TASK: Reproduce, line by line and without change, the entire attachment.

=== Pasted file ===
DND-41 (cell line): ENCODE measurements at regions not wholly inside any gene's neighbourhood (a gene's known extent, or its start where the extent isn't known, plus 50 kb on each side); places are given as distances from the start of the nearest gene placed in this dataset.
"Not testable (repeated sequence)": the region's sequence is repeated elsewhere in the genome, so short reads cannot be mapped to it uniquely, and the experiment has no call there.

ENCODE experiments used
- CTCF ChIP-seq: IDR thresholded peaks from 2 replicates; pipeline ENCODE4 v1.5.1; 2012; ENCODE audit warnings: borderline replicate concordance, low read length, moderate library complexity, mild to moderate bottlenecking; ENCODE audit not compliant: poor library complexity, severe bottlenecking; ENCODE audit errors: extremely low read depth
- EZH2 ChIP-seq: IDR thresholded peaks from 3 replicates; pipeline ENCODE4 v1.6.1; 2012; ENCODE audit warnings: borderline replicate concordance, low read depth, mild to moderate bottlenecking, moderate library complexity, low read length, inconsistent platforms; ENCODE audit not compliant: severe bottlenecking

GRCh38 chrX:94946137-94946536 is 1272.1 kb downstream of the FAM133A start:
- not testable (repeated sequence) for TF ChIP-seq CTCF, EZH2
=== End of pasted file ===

DND-41 (cell line): ENCODE measurements at regions not wholly inside any gene's neighbourhood (a gene's known extent, or its start where the extent isn't known, plus 50 kb on each side); places are given as distances from the start of the nearest gene placed in this dataset.
"Not testable (repeated sequence)": the region's sequence is repeated elsewhere in the genome, so short reads cannot be mapped to it uniquely, and the experiment has no call there.

ENCODE experiments used
- CTCF ChIP-seq: IDR thresholded peaks from 2 replicates; pipeline ENCODE4 v1.5.1; 2012; ENCODE audit warnings: borderline replicate concordance, low read length, moderate library complexity, mild to moderate bottlenecking; ENCODE audit not compliant: poor library complexity, severe bottlenecking; ENCODE audit errors: extremely low read depth
- EZH2 ChIP-seq: IDR thresholded peaks from 3 replicates; pipeline ENCODE4 v1.6.1; 2012; ENCODE audit warnings: borderline replicate concordance, low read depth, mild to moderate bottlenecking, moderate library complexity, low read length, inconsistent platforms; ENCODE audit not compliant: severe bottlenecking

GRCh38 chrX:94946137-94946536 is 1272.1 kb downstream of the FAM133A start:
- not testable (repeated sequence) for TF ChIP-seq CTCF, EZH2